Around the point
Rounding the point, I see a school of dolphins, maybe twelve, fifteen, keeping pace with me. When I first see them they are off Main Beach, 250 yards from shore, I’m guessing. By the time I am at the farthest point of the headland, they are level with me, but as I walk along the head and round, they don’t seem to gain much. You’d almost swear they can sense you, but they can’t, can they? They are made for water and I’m sure we on land are nothing to them, not even the merest dream.
There are two schools of dolphins, bay and sea, although you don’t often see them in the bay when you take the water taxi out to the island. (It’s all relative – the bay dolphins spend time in the open sea: I’ve seen the schools join to drive fish inshore.) I wonder as I watch them how their world is bounded. From where I am standing on the headland the sea seems vast and cold, limitless almost (as it practically is, its dimensions are quite inconceivable: I am sure that if I dove in and swam straight, I would not make landfall until I reached North America, unless it were on some lonely atoll, nameless, temporary and scarcely real).
I walk down on to Frenchman’s Beach. I do not know who the Frenchman was, and I haven’t yet found anyone who could tell me. In the summer, it is sometimes a nude beach where gay Adonises, oiled and buff, show off to one another (and to Grandma Zen, whom we chivvy that she takes her binoculars to see what’s to see), but now the tourist season is over and I have it to myself. The surf is rougher here than on the other surfside beaches on the island, but I glimpse a fin way out, maybe two. I climb up over the coffee rocks that lead between beaches. From the vantage point of the top of the rocks, maybe ten yards from sea level, I can see that the dolphins have split. There are only a couple now, ploughing on. A kayak is pulling out from Cylinder, the rowers working hard against the rip. Perhaps they will see my dolphins, and mistake the fins for sharks. Unless you see their backs as they porpoise, it’s possible to err in choppy water. And there are sharks – Granddad Zen has lost fish to them, hook and a foot of line.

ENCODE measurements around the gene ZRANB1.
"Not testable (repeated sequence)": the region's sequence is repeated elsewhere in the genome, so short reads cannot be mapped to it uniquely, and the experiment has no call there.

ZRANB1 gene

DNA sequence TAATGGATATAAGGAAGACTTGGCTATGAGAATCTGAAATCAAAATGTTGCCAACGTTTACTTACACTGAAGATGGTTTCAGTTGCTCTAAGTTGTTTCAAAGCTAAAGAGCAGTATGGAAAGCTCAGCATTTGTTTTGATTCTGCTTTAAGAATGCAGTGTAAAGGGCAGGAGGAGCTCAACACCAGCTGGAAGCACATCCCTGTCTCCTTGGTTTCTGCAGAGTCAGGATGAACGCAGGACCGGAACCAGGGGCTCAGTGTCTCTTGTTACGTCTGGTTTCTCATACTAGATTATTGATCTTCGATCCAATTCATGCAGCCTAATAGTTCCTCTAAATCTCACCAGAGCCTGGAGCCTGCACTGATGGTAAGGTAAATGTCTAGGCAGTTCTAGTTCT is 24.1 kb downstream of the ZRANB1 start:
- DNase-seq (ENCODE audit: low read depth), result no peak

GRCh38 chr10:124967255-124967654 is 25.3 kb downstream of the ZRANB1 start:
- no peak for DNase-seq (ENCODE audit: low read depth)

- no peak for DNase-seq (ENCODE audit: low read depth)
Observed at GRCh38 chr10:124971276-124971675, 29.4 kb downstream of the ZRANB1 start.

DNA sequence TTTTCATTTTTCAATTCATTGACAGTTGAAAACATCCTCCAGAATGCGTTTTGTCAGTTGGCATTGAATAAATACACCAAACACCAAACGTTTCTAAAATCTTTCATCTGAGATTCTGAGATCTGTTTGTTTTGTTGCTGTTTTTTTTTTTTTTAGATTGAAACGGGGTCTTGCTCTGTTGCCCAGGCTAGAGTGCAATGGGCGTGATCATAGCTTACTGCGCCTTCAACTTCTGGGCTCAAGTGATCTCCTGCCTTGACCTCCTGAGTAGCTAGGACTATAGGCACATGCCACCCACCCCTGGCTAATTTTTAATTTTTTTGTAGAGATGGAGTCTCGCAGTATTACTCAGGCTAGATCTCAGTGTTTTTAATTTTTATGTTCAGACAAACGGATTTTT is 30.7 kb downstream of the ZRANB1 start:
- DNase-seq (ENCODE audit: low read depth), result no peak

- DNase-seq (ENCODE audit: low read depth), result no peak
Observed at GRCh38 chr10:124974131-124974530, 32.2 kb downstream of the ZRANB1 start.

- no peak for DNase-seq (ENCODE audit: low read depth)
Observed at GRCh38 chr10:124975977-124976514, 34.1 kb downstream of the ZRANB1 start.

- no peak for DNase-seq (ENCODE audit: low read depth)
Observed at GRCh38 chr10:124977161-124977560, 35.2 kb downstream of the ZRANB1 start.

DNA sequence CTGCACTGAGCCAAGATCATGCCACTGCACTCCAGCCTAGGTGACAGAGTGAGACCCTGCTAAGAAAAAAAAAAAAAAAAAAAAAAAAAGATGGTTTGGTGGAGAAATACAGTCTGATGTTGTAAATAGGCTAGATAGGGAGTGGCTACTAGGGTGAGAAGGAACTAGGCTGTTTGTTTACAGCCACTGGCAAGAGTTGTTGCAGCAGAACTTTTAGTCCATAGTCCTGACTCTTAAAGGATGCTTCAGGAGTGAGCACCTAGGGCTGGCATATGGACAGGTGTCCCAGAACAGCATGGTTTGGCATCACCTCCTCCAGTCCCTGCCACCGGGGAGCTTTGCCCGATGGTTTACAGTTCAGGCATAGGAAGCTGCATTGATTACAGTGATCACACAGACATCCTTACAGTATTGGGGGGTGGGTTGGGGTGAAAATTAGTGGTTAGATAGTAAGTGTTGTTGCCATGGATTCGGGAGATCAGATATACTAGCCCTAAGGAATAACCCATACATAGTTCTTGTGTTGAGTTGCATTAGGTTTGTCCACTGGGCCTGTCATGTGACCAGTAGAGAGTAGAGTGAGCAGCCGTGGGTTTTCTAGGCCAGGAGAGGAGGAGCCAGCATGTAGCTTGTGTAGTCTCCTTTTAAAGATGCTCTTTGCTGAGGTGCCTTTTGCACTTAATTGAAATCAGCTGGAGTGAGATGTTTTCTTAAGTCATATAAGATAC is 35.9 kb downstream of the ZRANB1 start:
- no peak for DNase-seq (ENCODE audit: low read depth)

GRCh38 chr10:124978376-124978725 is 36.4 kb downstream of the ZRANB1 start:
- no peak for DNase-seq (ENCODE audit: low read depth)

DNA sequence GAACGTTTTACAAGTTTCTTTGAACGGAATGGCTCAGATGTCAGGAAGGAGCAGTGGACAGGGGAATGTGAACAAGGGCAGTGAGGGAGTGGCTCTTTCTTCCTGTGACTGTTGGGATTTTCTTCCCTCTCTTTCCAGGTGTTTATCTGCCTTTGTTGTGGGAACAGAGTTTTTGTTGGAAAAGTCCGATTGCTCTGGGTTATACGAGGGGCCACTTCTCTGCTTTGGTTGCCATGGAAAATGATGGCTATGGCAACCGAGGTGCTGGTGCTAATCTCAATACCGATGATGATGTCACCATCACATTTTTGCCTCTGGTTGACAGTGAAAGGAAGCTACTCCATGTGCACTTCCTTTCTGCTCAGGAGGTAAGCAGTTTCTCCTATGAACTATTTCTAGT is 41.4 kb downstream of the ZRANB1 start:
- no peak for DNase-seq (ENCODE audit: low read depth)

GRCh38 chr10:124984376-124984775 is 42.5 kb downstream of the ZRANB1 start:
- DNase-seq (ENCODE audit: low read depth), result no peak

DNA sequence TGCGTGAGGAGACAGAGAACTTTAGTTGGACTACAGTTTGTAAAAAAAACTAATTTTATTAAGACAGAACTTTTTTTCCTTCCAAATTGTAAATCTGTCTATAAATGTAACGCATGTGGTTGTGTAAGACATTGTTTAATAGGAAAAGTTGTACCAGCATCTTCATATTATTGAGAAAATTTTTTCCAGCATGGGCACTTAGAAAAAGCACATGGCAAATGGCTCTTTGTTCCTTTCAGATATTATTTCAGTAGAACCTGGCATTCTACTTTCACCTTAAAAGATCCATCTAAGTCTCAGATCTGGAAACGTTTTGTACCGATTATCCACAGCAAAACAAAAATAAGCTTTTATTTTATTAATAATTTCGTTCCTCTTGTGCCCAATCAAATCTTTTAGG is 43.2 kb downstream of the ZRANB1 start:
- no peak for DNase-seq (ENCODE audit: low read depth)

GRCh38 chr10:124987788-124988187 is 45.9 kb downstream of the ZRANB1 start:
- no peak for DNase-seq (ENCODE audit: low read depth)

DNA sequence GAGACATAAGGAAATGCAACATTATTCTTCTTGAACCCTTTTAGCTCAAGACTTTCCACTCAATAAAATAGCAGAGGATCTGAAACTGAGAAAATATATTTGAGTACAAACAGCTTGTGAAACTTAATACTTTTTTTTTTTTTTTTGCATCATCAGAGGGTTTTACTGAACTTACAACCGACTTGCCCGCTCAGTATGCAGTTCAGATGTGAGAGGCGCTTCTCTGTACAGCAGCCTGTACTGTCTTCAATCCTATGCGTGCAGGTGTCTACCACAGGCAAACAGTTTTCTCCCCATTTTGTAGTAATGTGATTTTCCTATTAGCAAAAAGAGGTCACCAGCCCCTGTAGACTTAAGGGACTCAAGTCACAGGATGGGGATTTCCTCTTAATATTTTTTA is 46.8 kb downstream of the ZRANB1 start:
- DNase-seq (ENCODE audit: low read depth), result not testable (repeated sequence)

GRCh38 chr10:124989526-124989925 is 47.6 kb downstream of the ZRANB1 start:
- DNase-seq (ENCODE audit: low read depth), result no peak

On Cylinder, Zenella is building sandcastles. We climb the rocks and I point to the dolphins, far out now, hard to see. She cannot pick them out, does not know what she is looking for.
The wind is blowing her hair across her face. She is chasing Grandma across the sand. “Let’s run as fast as we can,” she is calling to Grandma. We have to leave the beach, return to Brisbane. As so often our agendas put the crimp on her freedom. It will always be the way, but I do not regret bringing her to Australia. I know there are things she will miss, I know there are things I wish for her that cannot be here, but watching her, running as fast as she can across the sand, I swim in something vast and ineffable, and I believe that it will not be from my doing that her merry laughter ever ceases.